Basketball has always been a hobby for Andy Jick ’74, but as the Boston College Eagles public address announcer, he usually sees the game from a much different perspective. While most attendees of a basketball game sit up in the bleachers and watch the action on the court, Jick has the unique job of relaying the information the other way.

Spending more than 40 years on the sidelines, Jick has been able to see many different types of  basketball games, ranging from high-school rivalries to NCAA Tournament contests to legendary NBA Finals bouts.

A basketball enthusiast, Jick looked for a way to involve himself with the game while a student at Brandeis University and found a way onto the team by volunteering as a first-year to be the Judges’ manager.

“I managed [the basketball team] in high school,” Jick said in an interview with the Justice. 

“I came to Brandeis and liked being a manager, so I volunteered [for the position]. 

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COURTSIDE SEATING: Jick sits among the scoring crew to call a Boston College Eagles game.

“I was the manager for four years while I was here and I enjoyed it immensely.”

His spot on the team allowed Jick to experience a successful period in men’s basketball history—from 1970 to 1974, the team posted consecutive winning seasons for the first time in 11 years and went 21-6 in his senior year—and his job as manager afforded him the opportunity to serve as public address announcer during the Judges’ home games.

What evolved from a job Jick took “by happenstance” was the opportunity to be heard by an exponentially larger number of people after graduating Brandeis, when the Boston Celtics came calling with a job offer.

Graduating with a degree in politics, Jick did not plan on continuing his career as a public address announcer, taking a job in the business world after finishing schooling.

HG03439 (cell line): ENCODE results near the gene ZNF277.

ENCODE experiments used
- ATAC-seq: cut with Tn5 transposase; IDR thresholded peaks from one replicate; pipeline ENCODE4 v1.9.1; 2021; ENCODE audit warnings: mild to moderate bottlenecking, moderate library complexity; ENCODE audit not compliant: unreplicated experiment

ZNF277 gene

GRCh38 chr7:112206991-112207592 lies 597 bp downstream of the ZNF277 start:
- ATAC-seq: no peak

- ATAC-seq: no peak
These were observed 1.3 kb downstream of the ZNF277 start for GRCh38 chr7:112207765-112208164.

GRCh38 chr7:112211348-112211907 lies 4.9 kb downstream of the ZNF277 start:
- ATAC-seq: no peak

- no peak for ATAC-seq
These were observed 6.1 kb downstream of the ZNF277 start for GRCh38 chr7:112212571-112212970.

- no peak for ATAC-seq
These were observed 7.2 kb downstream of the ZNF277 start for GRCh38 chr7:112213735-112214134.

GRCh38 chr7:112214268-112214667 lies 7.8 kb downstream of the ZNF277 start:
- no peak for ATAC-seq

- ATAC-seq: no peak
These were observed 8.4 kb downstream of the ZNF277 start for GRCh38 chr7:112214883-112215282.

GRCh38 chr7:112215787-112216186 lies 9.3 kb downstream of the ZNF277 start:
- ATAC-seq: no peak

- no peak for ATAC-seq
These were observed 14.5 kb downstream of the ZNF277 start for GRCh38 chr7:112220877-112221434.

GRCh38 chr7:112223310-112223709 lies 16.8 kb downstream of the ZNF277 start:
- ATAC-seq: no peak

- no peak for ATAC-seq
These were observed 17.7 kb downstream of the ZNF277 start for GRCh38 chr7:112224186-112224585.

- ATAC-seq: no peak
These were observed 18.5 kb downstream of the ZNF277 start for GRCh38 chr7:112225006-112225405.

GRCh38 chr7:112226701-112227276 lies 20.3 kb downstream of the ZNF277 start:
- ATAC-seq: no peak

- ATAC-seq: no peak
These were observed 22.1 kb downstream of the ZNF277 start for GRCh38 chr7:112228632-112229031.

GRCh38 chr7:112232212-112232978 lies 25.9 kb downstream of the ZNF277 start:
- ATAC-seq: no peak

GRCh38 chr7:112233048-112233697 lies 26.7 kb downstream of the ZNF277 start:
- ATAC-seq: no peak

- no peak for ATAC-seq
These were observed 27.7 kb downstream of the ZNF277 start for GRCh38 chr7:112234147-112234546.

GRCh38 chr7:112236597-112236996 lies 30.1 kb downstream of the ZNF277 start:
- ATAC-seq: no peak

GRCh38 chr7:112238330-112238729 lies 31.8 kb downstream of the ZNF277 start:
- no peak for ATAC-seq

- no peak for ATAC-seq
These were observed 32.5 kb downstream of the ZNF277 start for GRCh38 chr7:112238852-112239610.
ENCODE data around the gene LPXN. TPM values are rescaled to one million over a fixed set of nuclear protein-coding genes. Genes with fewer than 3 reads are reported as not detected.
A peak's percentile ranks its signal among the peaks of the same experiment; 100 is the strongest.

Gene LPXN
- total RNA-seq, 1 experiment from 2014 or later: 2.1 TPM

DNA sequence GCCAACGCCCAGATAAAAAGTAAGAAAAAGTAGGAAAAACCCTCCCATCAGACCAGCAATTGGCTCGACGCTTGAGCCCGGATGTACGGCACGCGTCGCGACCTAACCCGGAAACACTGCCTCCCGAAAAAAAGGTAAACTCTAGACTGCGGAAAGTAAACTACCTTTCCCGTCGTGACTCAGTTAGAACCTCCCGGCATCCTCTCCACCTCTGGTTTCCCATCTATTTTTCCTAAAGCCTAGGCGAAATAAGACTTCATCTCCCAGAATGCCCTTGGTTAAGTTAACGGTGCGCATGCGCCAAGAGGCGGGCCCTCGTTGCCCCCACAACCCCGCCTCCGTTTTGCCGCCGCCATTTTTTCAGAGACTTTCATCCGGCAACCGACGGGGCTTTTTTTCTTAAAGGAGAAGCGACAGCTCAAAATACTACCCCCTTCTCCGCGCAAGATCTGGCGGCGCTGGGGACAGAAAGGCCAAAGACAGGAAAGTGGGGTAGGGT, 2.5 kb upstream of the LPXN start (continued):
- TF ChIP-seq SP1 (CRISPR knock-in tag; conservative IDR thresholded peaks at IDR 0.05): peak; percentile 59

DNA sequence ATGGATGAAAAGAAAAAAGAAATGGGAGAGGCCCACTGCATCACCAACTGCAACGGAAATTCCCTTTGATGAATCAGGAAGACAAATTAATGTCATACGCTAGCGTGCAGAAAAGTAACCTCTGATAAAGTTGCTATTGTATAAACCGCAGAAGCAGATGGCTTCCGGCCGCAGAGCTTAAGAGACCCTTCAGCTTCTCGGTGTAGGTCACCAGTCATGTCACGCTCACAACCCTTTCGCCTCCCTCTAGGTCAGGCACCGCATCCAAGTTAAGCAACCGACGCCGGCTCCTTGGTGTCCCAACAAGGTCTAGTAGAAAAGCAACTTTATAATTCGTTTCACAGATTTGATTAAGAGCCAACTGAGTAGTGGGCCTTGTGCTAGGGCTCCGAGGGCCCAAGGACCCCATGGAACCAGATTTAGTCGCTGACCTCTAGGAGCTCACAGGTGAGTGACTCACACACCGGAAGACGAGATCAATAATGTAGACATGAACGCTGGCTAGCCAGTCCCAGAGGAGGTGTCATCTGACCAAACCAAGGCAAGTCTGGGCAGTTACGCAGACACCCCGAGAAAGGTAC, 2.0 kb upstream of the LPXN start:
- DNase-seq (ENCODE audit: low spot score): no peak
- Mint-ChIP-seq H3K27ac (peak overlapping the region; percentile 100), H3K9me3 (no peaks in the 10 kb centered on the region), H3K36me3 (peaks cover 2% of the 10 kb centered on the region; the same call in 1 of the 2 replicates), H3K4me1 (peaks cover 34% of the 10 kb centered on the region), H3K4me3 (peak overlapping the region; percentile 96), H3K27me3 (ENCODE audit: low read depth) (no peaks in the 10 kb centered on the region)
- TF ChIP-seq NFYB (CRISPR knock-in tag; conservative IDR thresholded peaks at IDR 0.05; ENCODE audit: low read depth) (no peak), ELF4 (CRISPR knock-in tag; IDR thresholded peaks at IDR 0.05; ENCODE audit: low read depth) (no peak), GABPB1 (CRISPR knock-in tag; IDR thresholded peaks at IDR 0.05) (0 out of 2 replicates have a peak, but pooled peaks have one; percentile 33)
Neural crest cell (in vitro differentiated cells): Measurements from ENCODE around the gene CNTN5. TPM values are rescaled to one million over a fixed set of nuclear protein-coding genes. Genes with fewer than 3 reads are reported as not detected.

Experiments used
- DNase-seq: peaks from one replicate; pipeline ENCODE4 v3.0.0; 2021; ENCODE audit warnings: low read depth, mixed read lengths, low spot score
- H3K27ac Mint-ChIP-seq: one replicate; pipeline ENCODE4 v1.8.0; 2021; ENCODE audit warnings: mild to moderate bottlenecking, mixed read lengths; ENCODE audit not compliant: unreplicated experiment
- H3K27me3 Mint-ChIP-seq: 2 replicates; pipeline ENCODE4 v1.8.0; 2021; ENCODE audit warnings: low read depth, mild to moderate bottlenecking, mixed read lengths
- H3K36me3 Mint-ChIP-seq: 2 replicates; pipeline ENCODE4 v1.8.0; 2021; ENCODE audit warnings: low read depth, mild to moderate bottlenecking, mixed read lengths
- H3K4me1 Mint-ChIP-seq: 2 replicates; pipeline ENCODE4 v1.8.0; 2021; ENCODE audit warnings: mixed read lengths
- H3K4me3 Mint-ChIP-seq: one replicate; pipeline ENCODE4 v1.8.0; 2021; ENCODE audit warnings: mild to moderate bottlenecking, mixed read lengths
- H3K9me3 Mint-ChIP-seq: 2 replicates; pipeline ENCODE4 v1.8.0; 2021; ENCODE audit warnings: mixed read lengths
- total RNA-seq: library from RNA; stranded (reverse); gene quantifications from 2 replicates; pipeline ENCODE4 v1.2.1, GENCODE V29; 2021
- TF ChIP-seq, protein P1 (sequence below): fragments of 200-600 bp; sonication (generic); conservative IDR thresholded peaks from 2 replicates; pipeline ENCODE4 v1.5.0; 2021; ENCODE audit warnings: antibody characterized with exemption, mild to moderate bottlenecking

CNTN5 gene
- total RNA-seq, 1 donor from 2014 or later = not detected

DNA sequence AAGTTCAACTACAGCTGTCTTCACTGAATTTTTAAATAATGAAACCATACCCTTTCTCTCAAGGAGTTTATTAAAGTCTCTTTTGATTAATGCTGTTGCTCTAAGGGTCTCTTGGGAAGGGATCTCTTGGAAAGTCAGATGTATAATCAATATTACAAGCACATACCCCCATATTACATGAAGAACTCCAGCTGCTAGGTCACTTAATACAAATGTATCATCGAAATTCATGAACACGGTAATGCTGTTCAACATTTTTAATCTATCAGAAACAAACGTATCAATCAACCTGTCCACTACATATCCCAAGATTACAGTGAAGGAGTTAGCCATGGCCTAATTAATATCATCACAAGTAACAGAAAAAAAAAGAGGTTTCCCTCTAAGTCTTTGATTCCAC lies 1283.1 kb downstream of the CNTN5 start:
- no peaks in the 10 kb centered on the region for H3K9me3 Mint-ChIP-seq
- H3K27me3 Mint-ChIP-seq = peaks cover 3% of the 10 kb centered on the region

However, he explained, one Friday afternoon in the late 1970s he got a phone call from the Celtics organization asking if he could step in on short notice and fill in for the regular public address announcer who was unable to call the game. 

Jick explained that a Brandeis graduate was a member of the Celtics’ front office and suggested him as someone who was available to step in for the Friday night game.

When the job became available in 1980, Jick accepted the Celtics’ offer to serve as public address announcer and spent the next 17 years calling Celtics’ home games, including five trips by the team to the NBA Finals and three Celtics championships.

Jick holds the special distinction as the Celtics’ final public address announcer at the Boston Garden, the team’s home court from 1946 until 1995, and the first public address announcer in the Fleet Center, renamed TD Garden in 2005, and the current home of the Celtics.

The part-time job of public address announcer for a professional sports team brought many memorable moments for Jick, but there was always one type that stood out—the retirement ceremony.

Jick explained that he always enjoyed seeing the retirement ceremonies, since they were by nature the most festive events.